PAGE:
The Navy christened one of its newest Virginia-class attack submarines, the future USS Hyman G. Rickover (SSN 795), in honor of the “Father of the Nuclear Navy” on Saturday, July 31, 2021, at General Dynamics/Electric Boat, in Groton, Connecticut, a wholly owned subsidiary of General Dynamics.
Darleen Greenert is the ship sponsor. She has served in the U.S. Navy for 42 years as a naval officer, a volunteer and a devoted military spouse; her husband Jonathan Greenert is a former Chief of Naval Operations.
Ms. Greenert has contributed to the welfare of Navy and military families through her volunteer service, and has served as a senior advisor for numerous naval and military spouse organizations.
(Hear from the submarine spouse and the ships sponsor, Darleen Greenert, during the SSN 795 Rickover Keel Laying Ceremony. Courtesy of GD Electric Boat and YouTube. Posted on May 16, 2018.)
The submarine Rickover is the 22nd ship of the Virginia Class, with the central characteristic of the class being the modularity derived from the design/build approach, which supports efficient construction and mission capability.
This provides the U.S. Navy with a submarine class that advances the state-of-the-art with each succeeding ship.
Rickover’s adaptability makes it highly responsive to changing mission requirements.
“The future USS Hyman G. Rickover will play an important role in defending our nation during this time of strategic competition,” said the principal speaker was Adm. James Caldwell, director, Naval Nuclear Propulsion Program, Department of the Navy/ Department of Energy,
“It stands as proof of what teamwork – from civilian to contractor to military – can accomplish.”
“I am confident USS Hyman G. Rickover and its crew will proudly serve our country’s interest for decades to come, ensuring America remains strong.”
The future USS Hyman G. Rickover (SSN 795) is the second nuclear-powered fast attack submarine in recognition of Adm. Rickover, with the first Hyman G. Rickover (SSN 709) commissioned at Submarine Base, New London, in Groton, on July 21, 1984.
SSN 709 and its crew deployed 12 times until its decommissioning in December 2007.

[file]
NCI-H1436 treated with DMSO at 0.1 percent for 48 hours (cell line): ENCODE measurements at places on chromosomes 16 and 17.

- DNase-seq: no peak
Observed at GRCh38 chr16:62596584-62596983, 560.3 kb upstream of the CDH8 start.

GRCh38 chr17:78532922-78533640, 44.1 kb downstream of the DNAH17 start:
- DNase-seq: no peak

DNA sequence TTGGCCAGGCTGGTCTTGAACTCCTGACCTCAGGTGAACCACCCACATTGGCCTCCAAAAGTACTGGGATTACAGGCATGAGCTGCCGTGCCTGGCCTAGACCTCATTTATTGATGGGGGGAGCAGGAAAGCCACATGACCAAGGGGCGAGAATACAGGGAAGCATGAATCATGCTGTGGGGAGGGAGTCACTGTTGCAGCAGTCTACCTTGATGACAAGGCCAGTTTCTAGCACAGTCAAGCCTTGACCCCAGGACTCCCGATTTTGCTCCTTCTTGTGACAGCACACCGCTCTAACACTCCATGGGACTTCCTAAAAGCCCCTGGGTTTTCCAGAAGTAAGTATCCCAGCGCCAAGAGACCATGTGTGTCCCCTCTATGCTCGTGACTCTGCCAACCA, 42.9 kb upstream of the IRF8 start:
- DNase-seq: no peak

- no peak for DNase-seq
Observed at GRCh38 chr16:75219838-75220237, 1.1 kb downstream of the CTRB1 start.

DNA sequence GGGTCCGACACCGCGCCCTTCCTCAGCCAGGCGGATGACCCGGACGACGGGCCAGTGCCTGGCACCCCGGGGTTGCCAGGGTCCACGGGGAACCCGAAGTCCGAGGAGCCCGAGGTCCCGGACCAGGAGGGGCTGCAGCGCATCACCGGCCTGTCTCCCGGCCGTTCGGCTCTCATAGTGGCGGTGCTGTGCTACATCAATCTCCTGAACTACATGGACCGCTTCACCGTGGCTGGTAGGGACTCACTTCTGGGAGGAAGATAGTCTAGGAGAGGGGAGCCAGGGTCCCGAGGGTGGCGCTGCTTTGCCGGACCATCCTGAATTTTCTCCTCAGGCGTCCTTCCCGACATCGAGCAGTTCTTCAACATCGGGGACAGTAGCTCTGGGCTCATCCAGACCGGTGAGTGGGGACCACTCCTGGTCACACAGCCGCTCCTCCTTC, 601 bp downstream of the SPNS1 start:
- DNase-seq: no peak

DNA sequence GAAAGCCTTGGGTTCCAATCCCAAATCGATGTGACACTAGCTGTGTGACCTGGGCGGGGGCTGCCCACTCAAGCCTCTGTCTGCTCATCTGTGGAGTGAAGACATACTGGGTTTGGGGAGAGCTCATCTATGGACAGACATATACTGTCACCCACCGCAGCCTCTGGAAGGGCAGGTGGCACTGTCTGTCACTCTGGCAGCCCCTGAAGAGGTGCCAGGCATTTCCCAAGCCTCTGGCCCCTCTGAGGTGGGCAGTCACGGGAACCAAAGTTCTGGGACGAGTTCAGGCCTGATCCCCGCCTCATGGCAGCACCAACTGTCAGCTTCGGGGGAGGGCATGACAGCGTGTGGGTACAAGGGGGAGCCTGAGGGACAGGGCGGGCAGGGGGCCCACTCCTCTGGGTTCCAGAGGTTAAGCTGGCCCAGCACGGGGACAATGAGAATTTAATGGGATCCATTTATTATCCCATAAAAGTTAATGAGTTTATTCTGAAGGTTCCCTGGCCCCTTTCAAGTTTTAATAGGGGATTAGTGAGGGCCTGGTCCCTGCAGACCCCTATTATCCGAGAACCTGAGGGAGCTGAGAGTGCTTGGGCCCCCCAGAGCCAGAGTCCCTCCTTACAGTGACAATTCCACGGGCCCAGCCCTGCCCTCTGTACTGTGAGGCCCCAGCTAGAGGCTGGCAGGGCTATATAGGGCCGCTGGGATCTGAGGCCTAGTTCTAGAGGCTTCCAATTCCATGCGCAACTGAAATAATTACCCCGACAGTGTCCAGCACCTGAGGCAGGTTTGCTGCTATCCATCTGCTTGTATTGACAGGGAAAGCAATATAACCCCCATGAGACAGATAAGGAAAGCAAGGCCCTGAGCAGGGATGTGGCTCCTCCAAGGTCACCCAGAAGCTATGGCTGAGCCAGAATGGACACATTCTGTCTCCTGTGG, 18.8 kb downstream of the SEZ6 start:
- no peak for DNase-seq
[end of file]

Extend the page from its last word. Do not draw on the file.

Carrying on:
Over the years, its decorations included the Atlantic Fleet Golden Anchor Award, Submarine Squadron Eight’s anti-submarine warfare white “A” and engineering red “E” awards and the prestigious Sixth Fleet “Hook ‘Em” award for anti-submarine warfare excellence.
Rickover, known as the “Father of the Nuclear Navy,” served in the Navy for 63 years on active duty, and his views touched matters of design, propulsion, education, personnel and professional standards.
(Hear briefly from a panel of distinguished U.S. Navy veterans will discuss the legacy of Admiral Rickover, considered by many as the father of the U.S. nuclear Navy. Courtesy of the Pritzker Military Museum & Library and YouTube. Posted on Mar. 20, 2020.)
Rickover’s team of engineers designed and constructed the first nuclear-powered submarine, USS Nautilus (SSN 571).
This accomplishment led to the world’s preeminent fleet of nuclear-powered submarines and aircraft carriers.
Virginia-class submarines are built to operate in the world’s littoral and deep waters while conducting anti-submarine warfare; anti-surface ship warfare; strike warfare; special operations forces support; intelligence, surveillance, and reconnaissance; irregular warfare; and mine warfare missions.
Their inherent stealth, endurance, mobility, and firepower directly enable them to support five of the six maritime strategy core capabilities – sea control, power projection, forward presence, maritime security and deterrence.
They are replacing Los Angeles-class submarines as they retire.
(For enemies of the United States, the U.S. Navy is a frightening adversary; but perhaps the most frightening thing about it is the fact that at any given moment, the Navy’s submarine force is patrolling the deep, carrying deadly weapons and skilled crews anywhere they are needed. The submarine force can operate in any environment, from the icy seas of the Arctic to the deep oceans of the world. It can accomplish a variety of missions as well, including long-range missile attacks, special forces delivery, anti-ship and submarine warfare, and many top secret missions. Courtesy of the U.S. Navy and YouTube.)
To Learn More about Attack Class Submarines, go to https://www.navy.mil/Resources/Fact-Files/Display-FactFiles/Article/2169558/attack-submarines-ssn/.
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